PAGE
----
I’ve been looking for some time for a product or method that would easily give me an audit trail of changes to parameter-tables that users change themselves, but I weren’t really able to find anything.
The “right” thing to do, would of course be to include some sort of “latest valid record” method directly in the datatables, ie some sort of CUD indicator and datetime with each record – or would it? I will always try to avoid unnecessary complexity as it will always translate into technical debt…
So logging with a trigger to a secondary table seems a much simpler option. But on the other hand, building a specific audit table, with a matching schema, for each table in my database is also not a very good idea – it leads to double schema maintenance and unnecessary errors. Brooding over this, I came past the following references: Nigel Rivett’s Generic Audit Trail Trigger and Creating a generic audit trigger with SQL 2005 CLR from SQLjunkies, and it looked a lot like what I wanted: A generic method for storing information about multiple tables in a single audit table – but it still seemed like such an awful lot of code for a very simple problem. Finally there was Richards C# blog, with an interesting article called Super easy SQL Server 2005 Database Schema change auditing. Richard uses built in XML formats to store the audit trail of database schema changes (another interesting issue), and this gave me the idea to simply store the results of the “inserted” and “deleted” data in a trigger as XML.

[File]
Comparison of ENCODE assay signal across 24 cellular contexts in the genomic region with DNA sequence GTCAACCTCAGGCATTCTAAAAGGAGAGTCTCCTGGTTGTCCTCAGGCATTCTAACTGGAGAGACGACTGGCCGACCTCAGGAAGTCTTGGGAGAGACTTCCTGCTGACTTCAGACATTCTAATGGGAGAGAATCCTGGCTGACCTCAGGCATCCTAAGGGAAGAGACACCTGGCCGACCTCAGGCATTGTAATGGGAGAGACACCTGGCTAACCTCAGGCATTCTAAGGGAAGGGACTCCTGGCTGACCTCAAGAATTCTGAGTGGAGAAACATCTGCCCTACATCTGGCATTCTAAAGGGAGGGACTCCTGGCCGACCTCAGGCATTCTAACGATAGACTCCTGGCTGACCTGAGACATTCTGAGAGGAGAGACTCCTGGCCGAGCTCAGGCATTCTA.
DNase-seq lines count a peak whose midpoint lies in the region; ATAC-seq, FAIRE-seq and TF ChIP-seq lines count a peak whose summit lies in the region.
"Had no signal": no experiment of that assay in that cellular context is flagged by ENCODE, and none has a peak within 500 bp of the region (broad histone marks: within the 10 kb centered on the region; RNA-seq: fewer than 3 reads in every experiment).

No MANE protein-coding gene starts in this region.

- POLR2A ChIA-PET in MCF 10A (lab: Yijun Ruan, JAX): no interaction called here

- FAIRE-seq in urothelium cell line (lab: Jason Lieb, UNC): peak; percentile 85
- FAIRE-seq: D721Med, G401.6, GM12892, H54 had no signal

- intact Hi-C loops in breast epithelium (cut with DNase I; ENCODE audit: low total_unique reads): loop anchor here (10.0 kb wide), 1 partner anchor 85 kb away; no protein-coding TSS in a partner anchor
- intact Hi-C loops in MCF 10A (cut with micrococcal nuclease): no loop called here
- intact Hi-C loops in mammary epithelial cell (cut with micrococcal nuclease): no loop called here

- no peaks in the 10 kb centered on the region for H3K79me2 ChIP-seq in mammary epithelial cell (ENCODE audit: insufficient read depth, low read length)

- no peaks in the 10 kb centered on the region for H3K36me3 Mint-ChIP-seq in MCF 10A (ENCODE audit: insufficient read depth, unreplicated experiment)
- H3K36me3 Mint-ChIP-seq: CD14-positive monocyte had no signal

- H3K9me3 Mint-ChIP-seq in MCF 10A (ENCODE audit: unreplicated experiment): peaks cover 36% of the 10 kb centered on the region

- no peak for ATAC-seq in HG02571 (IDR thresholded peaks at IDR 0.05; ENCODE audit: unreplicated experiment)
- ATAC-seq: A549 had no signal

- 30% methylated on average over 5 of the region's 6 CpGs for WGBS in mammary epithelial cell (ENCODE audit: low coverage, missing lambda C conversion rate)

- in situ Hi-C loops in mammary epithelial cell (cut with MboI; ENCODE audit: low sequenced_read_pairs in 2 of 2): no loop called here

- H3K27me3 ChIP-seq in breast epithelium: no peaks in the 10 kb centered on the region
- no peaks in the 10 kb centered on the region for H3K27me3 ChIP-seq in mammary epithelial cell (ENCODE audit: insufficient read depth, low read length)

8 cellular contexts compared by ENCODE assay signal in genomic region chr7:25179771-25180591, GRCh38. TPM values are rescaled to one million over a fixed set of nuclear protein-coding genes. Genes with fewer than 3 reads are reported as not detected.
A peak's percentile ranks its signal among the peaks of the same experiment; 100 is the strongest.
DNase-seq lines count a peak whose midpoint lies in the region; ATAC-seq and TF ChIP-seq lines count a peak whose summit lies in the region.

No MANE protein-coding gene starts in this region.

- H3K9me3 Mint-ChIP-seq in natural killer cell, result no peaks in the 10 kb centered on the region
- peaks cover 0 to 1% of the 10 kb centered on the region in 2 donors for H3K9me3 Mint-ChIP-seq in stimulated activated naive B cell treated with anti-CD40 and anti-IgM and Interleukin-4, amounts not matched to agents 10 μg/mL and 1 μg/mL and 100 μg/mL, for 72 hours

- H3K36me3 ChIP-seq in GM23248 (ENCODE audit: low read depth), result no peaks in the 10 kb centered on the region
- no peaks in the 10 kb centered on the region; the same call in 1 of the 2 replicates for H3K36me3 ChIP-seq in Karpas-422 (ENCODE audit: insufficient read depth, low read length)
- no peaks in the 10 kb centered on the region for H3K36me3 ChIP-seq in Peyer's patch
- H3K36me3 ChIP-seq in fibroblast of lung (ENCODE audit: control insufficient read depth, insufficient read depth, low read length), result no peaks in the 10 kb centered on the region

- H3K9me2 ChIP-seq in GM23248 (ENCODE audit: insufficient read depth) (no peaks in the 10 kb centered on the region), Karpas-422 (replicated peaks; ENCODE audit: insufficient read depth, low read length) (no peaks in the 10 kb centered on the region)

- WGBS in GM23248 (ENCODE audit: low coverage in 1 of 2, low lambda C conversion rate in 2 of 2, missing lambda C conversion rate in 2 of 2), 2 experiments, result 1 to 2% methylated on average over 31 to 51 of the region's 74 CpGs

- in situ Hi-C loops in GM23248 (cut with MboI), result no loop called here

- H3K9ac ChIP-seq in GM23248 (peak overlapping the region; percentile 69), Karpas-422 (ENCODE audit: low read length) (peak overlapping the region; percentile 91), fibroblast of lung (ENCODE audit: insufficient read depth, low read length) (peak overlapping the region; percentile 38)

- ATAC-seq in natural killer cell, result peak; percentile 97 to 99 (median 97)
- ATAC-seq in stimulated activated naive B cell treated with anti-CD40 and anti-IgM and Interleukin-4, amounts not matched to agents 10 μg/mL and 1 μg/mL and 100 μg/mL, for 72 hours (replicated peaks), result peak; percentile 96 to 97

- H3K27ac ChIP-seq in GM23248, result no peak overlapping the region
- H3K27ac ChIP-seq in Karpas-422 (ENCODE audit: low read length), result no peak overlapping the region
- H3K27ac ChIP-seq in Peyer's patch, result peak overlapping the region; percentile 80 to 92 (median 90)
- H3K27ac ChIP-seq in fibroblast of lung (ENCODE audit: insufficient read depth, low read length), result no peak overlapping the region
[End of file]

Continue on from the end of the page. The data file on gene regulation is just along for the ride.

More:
The answer I have come up with is, in my opinion, both short in code, easy in implementation and rich in flexibility. I have created an Audit table that looks like this:
CREATE TABLE [dbo].[Audit](
[AuditID] [bigint] IDENTITY(1,1) NOT NULL,
[Updatetime] [datetime] NULL,
[UserName] [varchar](50) NULL,
[TableName] [varchar](50) NULL,
[DeleteCount] [tinyint] NULL,
[DeleteXML] [xml] NULL,
[InsertCount] [tinyint] NULL,
[InsertXML] [xml] NULL
) ON [PRIMARY]
Nothing special there, except for the two XML columns that wil hold the changed data from the trigger. The trigger itself is also very short (and hopefully understandable). To create an audit trail for another table, all you need to do is to edit the @TableName parameter, as unfortunately the trigger itself does not know what table it is operating on.
/* (Almost) Generic Data Audit Trail, Per Hejndorf 2007 */
CREATE TRIGGER [dbo].[trigMyTable]
FOR INSERT, UPDATE, DELETE
/* Change the Tablename here for each individual table trigger */
DECLARE @TableName VARCHAR(50); SET @TableName = ‘MyTable’;
/* Main trigger */
DECLARE @count_inserted int, @count_deleted int;
SELECT @count_inserted = COUNT(*) FROM inserted;
SELECT @count_deleted = COUNT(*) FROM deleted;
DECLARE @xml_inserted xml, @xml_deleted xml;
SELECT @xml_inserted = (SELECT * FROM inserted FOR XML RAW);
SELECT @xml_deleted = (SELECT * FROM deleted FOR XML RAW);
INSERT INTO Audit VALUES (GetDate(), SYSTEM_USER, @TableName, @count_deleted, @xml_deleted, @count_inserted, @xml_inserted);
All there needs to be done to add auditing to another table is to search’n’replace the references to “MyTable”, and if there are any triggers already in play, possibly move this one to the end of the chain. When checking the audit-table for the Create, Update, Delete operations, the inserted (C) lines are identifiably by DeleteCount = 0 and InsertCount > 0, updated (U) lines by DeleteCount > 0 and InsertCount > 0, and the deleted (D) lines by DeleteCount > 0 and InsertCount = 0.
Did I overlook or forget anything? Please post me a comment 🙂